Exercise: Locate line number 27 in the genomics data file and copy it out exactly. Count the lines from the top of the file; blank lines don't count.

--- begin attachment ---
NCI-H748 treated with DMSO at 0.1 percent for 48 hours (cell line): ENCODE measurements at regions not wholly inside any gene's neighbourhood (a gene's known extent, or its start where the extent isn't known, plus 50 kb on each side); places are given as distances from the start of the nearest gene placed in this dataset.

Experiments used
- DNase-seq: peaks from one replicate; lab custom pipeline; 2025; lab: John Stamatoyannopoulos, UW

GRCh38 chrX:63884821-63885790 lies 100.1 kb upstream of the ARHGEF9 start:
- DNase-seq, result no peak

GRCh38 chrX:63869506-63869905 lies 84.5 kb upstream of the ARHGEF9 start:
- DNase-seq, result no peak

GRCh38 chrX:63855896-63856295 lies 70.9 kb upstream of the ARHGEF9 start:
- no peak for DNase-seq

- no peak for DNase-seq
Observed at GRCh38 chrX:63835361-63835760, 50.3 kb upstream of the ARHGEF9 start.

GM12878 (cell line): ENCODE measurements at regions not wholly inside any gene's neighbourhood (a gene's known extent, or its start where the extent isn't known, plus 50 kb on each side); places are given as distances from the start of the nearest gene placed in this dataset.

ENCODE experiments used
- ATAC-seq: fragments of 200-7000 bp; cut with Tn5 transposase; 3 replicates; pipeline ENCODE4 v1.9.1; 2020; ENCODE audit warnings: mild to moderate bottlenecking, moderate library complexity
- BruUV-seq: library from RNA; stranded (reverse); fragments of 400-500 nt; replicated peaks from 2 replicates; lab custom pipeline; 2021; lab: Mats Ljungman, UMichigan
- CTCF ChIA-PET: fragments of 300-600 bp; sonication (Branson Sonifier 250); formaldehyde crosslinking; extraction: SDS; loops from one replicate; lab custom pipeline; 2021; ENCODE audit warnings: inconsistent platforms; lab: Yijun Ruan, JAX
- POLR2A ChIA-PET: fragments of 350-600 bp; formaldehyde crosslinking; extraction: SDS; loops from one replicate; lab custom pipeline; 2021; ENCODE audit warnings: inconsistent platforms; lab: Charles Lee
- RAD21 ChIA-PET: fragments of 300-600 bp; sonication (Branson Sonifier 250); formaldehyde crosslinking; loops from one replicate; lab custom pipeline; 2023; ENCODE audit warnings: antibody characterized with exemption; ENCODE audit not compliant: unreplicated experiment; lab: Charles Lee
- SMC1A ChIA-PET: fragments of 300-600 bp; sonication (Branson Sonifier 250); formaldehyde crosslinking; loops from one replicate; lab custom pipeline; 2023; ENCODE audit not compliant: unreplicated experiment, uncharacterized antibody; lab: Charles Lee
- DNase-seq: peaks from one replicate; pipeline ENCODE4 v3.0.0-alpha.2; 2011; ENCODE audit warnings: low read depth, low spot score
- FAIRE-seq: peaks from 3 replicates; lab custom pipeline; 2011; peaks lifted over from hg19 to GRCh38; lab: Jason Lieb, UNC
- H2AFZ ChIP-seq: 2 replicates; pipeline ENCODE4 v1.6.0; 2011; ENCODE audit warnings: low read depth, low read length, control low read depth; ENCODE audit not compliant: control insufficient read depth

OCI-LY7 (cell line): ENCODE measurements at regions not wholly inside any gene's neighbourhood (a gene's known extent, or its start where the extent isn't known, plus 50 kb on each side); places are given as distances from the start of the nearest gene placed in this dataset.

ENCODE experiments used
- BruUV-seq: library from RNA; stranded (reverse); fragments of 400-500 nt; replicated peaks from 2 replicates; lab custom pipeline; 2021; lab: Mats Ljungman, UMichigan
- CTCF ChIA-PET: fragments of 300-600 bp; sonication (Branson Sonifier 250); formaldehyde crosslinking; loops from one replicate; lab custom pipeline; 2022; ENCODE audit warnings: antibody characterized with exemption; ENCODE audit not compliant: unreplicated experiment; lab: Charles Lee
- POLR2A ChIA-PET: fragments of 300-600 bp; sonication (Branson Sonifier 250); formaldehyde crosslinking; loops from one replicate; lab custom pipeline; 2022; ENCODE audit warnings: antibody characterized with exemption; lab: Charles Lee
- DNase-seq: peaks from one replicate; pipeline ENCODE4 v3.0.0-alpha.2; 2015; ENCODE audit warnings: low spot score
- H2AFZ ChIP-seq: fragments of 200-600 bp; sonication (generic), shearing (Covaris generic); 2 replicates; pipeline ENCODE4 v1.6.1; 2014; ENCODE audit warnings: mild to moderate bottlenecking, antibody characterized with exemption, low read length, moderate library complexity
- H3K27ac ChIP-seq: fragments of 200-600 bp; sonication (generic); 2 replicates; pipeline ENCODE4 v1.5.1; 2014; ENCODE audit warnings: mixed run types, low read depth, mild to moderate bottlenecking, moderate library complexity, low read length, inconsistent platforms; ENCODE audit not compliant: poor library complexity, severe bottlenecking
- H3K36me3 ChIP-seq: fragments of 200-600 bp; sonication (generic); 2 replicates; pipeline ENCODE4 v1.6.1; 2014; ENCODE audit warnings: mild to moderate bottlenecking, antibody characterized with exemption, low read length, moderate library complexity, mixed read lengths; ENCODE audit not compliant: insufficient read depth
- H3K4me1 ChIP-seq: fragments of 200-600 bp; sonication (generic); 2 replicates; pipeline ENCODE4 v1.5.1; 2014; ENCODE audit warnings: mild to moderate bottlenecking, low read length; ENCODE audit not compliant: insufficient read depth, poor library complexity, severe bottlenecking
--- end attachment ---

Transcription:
- POLR2A ChIA-PET: fragments of 300-600 bp; sonication (Branson Sonifier 250); formaldehyde crosslinking; loops from one replicate; lab custom pipeline; 2022; ENCODE audit warnings: antibody characterized with exemption; lab: Charles Lee